A collision with another car isn’t the only risk you run on the road. To protect your vehicle from some of the other dangers found on and off the road, you may want to consider comprehensive car insurance.
Comprehensive coverage typically kicks in to help you cover the cost of repairing your car after damage from anything other than a collision with another car. You can think of comprehensive car insurance as protection against some of the more unexpected — and uncontrollable — damages that can happen.
What’s covered by comprehensive car insurance?
Damages covered by comprehensive insurance can include:
Damage from animals
Explosions and fire
Vandalism and theft
What isn’t covered by comprehensive car insurance?
You’ll need a different policy type for other kinds of damages, including:
Hit-and-run. Collision or uninsured and underinsured motorist coverage is necessary for protection against a hit-and-run.
Rental car. A separate type of coverage is needed for rental car coverage.
Car crash. A car crash is covered by collision insurance, regardless of who’s at fault.
Because comprehensive typically covers your car for anything other than an accident, you’ll need other types of insurance for everything else. For example, third-party liability insurance pays for damages you may have caused to another driver in an accident, and collision car insurance covers your car repair bill.
When you combine liability, comprehensive and collision policies, you get what’s called full-coverage insurance.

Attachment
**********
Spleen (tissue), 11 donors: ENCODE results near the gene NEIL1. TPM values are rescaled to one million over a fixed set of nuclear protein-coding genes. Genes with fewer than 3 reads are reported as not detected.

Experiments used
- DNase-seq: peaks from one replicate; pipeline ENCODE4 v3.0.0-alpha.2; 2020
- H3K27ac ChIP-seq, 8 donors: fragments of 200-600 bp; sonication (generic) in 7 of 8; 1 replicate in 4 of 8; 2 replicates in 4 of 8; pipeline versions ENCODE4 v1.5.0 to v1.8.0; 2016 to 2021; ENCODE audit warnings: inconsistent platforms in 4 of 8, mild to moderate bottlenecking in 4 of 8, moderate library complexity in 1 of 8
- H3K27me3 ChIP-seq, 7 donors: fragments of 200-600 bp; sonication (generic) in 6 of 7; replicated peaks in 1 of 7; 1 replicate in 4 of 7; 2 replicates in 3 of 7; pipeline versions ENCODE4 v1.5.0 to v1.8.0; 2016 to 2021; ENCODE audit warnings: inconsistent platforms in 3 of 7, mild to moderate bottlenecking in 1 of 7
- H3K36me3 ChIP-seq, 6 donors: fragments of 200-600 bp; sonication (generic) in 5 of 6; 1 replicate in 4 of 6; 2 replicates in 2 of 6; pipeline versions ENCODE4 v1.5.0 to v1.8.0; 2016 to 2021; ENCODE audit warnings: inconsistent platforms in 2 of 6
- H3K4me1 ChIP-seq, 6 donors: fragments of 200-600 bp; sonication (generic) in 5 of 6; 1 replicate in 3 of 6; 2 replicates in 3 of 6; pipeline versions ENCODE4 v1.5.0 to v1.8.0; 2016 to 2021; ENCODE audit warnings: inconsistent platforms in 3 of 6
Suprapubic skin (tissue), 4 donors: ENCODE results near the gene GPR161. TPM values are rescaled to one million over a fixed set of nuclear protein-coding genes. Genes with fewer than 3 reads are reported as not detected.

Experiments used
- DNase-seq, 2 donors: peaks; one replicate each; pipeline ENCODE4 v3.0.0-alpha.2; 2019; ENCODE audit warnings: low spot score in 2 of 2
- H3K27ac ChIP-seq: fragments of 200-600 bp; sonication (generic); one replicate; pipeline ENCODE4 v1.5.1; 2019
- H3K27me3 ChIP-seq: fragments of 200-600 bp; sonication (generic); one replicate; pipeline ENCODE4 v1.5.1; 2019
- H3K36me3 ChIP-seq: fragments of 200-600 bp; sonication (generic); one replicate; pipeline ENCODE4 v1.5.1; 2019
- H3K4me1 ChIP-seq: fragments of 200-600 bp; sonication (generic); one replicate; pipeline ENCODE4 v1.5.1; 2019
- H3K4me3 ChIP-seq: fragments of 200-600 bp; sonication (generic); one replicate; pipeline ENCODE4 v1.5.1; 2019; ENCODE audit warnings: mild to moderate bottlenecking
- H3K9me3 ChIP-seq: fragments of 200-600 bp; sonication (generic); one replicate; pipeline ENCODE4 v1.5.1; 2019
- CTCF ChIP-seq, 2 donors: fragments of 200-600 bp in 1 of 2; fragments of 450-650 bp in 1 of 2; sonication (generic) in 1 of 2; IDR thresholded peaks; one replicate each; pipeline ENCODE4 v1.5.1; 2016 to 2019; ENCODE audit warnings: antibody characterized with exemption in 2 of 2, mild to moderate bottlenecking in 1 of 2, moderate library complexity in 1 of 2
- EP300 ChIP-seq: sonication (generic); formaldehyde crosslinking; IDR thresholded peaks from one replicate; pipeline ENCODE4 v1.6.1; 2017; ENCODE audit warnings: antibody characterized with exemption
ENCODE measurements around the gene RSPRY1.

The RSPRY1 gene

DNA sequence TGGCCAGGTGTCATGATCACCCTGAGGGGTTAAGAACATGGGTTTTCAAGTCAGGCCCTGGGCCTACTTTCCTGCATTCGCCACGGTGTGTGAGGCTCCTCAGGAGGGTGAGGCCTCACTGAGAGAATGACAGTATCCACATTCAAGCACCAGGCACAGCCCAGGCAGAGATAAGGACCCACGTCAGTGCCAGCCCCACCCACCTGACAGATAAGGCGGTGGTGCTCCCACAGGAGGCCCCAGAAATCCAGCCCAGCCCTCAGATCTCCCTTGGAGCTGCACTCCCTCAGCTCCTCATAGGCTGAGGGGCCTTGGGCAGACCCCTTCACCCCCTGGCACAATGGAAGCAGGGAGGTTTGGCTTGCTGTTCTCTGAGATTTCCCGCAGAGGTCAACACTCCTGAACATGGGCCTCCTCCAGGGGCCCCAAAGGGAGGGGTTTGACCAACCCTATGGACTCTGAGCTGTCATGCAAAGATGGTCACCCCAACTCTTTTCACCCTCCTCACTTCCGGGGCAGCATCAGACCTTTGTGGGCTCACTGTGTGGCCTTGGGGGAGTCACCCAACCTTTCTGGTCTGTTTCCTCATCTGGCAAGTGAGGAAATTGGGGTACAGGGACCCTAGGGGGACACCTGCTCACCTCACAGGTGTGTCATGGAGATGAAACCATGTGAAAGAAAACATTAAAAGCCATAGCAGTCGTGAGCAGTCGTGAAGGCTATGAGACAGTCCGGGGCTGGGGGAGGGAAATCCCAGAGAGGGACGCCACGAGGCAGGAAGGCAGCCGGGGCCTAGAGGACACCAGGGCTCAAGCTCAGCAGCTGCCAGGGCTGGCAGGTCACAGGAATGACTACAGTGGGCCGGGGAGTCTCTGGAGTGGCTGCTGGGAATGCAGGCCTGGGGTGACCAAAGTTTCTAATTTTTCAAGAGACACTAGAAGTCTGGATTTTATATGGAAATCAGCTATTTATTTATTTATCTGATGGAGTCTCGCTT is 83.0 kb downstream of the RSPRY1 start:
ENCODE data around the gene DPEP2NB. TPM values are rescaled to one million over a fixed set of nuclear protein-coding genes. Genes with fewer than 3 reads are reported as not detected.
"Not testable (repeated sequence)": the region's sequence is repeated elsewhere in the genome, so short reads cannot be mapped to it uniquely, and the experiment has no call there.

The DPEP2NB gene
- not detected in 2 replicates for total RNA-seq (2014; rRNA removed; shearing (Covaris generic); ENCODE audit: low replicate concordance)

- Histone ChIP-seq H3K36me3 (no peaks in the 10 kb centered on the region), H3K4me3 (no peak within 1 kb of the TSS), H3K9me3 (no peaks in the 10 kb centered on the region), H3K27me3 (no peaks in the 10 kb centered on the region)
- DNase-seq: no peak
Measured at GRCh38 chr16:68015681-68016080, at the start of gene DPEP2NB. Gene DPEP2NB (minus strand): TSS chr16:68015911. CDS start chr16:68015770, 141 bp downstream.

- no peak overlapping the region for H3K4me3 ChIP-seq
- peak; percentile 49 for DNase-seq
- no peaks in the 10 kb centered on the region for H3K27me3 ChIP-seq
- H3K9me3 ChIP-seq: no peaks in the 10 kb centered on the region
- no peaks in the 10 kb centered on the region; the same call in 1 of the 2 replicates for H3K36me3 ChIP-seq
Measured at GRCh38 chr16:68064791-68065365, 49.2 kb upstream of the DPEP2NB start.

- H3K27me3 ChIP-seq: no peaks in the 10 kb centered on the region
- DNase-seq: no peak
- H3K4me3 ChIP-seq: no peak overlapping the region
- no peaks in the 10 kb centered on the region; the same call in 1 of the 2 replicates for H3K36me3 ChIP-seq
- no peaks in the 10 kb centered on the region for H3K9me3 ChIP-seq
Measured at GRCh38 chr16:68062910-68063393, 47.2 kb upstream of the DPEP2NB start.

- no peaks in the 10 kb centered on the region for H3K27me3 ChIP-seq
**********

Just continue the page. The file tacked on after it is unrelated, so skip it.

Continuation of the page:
Unlike third-party liability insurance, you’re usually not legally required to have comprehensive coverage. One exception to that is Manitoba, where people are required by provincial law to purchase it. However, even if you’re not legally required where you live to have comprehensive coverage, that doesn’t mean you won’t need it, or that you shouldn’t otherwise get it.
When to consider comprehensive coverage
You might want to opt for comprehensive insurance if:
You finance your car. Financed cars may be required to have comprehensive and collision coverage by lenders.
You live in an area with high rates of car theft. Collision and liability coverage won’t do you any good against theft.
Your town has a high incidence of animal collisions. Deer and other especially large animals can cause massive damage to your car, and comprehensive insurance can help cover it.
Your area has the potential for severe storms. Damages from hail storms, flooding or tornadoes are all typically included in comprehensive policies.
When to consider skipping comprehensive coverage
The biggest reason you might want to pass on comprehensive insurance is the value of your car. If your car isn’t worth much, it could cost more to keep up insurance than it would to just put aside money for repairs or replacement.
A good way to tell if your car is worth enough to get comprehensive coverage is to compare the cost of your annual premium and deductible to your car’s value. If the premium and deductible combined are more than your car’s worth, you may be better off without.
Compare free comprehensive car insurance quotes online
How much does comprehensive car insurance cost?
The average cost of full coverage car insurance runs around $264 per month, or $3,168 every year. In car insurance terms, full coverage means all provincially-mandated coverage as well as comprehensive and collision.
Some insurers also offer roadside assistance for free with comprehensive coverage, which is an added plus. The best way to find the cheapest comprehensive policy is to compare quotes from a few companies.
To find the average car insurance rate, we looked at full coverage quotes with the following driver profile: